Another cosy consensus: The Vodafone payout will not only benefit shareholders but is going to act as a corporate version of quantitative easing, injecting a massive dose of liquidity and, as one top-20 Voda investor said, “pep everything up”! Investors will want to reinvest the proceeds and with money burning holes in their pockets, they will be rushing out to buy stocks with a profile similar to that of Vodafone. After all, “it’s a good time to buy” according to another top Voda shareholder.
Disclosure: Pinkers, too, is a happy Voda shareholder and delighted to receive the generous freebie… but Pinkers will SELL (Verizon) and SIT on a bag of money. Better to have money burning a hole in your pocket than burning the contents! “A good time to buy”… a bad joke, indeed.
Merryn Somerset Webb, Editor-in-Chief of Money Week, advises to “steer clear of the FSTE 100″. Merryn is right. Dead right. There simply is no way escaping the fact that shares are frightfully expensive. Investors’ greed has driven valuations well past the point of fair value. In recent weeks it has been raining profit warnings across the board, from minnow to giant, followed by brutal s/p markdowns. Overdue, too. At the same time, a float frenzy is upon us: always a reliable indicator that the top has been reached.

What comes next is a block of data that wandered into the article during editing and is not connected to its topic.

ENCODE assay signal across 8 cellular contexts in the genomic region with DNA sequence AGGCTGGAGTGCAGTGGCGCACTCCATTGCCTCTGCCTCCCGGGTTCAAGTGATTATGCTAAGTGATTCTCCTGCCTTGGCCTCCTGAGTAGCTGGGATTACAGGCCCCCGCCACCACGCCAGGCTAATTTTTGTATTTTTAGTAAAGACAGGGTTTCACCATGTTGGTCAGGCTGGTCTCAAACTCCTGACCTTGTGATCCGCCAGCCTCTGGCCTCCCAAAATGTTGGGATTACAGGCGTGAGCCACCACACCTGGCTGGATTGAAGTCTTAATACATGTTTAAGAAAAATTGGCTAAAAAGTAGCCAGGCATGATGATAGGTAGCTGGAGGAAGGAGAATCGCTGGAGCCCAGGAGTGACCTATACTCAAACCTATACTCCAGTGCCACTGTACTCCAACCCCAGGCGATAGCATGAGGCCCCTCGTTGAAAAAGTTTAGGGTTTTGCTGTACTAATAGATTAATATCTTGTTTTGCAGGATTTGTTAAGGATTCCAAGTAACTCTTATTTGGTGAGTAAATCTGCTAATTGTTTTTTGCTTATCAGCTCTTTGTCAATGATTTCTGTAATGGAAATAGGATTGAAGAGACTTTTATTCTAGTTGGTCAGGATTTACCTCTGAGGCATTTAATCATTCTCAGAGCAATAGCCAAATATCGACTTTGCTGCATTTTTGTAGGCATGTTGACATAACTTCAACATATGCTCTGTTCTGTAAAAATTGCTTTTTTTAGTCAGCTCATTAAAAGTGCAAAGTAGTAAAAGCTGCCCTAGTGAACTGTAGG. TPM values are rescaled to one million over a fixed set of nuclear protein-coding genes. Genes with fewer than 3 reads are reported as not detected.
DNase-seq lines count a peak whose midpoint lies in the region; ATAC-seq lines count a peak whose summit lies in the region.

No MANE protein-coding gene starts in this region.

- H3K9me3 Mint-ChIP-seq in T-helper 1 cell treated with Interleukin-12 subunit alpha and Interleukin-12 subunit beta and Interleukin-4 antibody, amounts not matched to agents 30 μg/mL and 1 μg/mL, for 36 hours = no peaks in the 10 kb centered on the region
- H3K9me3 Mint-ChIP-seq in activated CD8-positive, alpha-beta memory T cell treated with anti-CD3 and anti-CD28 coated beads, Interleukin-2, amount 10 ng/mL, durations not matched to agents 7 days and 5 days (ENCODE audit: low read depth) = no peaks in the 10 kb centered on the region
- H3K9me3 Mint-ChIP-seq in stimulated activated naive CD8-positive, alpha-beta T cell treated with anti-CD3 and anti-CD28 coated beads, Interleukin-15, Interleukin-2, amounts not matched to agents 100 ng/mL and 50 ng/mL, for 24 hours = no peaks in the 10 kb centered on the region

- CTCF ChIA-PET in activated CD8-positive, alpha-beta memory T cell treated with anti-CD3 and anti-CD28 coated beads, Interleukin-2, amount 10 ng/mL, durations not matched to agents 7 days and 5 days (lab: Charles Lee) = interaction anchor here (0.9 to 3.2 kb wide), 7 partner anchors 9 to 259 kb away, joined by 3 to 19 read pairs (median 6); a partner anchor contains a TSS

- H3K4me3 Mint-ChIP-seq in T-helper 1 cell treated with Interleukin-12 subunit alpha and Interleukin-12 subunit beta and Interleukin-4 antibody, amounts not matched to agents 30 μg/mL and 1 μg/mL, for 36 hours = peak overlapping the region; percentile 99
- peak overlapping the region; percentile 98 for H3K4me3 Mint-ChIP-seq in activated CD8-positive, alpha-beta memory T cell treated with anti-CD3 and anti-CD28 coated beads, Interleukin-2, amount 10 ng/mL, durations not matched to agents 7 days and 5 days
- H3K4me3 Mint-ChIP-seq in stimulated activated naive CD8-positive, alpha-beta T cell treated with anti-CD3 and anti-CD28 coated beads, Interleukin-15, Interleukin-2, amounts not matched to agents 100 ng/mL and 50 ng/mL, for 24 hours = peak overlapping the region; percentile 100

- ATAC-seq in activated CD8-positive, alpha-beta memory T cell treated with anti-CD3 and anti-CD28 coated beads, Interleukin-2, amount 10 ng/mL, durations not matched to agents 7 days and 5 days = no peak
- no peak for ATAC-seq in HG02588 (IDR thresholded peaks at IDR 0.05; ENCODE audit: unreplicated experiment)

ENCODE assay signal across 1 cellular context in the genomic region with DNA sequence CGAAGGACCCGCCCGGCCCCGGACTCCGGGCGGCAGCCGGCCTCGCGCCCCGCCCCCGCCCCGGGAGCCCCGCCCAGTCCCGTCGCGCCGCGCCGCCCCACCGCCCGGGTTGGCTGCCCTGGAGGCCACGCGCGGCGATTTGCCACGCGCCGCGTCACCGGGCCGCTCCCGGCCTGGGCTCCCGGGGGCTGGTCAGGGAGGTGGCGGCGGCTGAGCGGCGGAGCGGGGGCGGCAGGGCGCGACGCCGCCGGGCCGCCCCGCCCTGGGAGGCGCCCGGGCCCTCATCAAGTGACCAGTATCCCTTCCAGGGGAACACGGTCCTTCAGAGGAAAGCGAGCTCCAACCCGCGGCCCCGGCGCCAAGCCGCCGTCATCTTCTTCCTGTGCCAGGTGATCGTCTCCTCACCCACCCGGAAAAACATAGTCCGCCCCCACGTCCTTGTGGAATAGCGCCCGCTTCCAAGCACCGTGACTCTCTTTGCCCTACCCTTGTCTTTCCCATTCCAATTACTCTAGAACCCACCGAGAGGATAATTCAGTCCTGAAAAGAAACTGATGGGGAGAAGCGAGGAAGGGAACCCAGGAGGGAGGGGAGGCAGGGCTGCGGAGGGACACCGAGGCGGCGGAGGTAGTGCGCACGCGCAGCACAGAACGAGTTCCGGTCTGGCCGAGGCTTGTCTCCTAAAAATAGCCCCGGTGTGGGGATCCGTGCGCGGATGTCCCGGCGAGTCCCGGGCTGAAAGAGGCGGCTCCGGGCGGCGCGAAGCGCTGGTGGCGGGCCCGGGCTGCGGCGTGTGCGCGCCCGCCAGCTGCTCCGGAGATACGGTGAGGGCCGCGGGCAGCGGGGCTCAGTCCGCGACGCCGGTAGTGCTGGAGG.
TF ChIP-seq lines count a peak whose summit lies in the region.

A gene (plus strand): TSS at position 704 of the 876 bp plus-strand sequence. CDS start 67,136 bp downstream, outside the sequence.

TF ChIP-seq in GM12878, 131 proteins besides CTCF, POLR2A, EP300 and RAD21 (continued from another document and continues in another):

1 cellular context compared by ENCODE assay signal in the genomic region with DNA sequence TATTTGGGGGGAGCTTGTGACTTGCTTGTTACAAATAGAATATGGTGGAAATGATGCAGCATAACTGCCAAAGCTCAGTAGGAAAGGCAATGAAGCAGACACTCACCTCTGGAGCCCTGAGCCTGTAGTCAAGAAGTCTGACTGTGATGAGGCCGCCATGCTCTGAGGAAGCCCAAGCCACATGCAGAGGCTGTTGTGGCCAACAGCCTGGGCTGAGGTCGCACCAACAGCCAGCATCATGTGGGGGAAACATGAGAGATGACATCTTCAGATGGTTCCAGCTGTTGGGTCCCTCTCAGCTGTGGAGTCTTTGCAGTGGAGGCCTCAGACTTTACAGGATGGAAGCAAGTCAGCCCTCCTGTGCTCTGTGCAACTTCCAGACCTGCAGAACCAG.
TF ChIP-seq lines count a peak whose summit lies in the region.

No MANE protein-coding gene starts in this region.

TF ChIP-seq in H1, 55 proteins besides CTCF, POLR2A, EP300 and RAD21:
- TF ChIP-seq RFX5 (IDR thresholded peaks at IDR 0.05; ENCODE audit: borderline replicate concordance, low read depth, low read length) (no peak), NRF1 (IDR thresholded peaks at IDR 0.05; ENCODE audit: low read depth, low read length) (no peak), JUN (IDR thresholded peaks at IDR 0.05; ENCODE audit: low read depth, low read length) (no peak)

This is not the time to buy. Wait for the sales. And in the meantime, read Merryn’s excellent blog:
It’s official: Ocado doesn’t give a toss! Tim Steiner, the co-founder, said that the reported widening annual loss “doesn’t concern as at all”. Just as well because if it did make a profit, its s/p would dive for Britain, posing a serious threat to Tom Daley’s gold medal chances at the forthcoming Commonwealth Games in Glasgow. Clive Black, of Shore Capital, may “continue to struggle with the notion that we should be looking at Ocado on a twenty-year horizon” but that’s ignoring the ‘Amazon factor’. Mr Steiner is keen to point out that “shareholders want us to invest in the platform and not to worry about short-term profitability.” The former Goldman Sachs banker has got it sussed: No profits, no worries. What matters is growth, growth and more growth.
The pursuit of market share at the expense of profit is, of course, a tried and tested recipe, especially in the fast growing tech sector, and if it works for Amazon, why shouldn’t it for Ocado?
Let’s get real: Waitrose on wheels (with the real thing nipping at its heels!) isn’t quite the same as the international electronic commerce company that has grown into the world’s largest online retailer. That doesn’t seem to spook investors who continue to believe the tie-up with Morrisons, the loser of the supermarket race, will serve as a template for partnerships on an international level.
Mr Steiner adds:”We discuss options with third parties every week. We are not looking to conclude anything at the moment.” How very reassuring.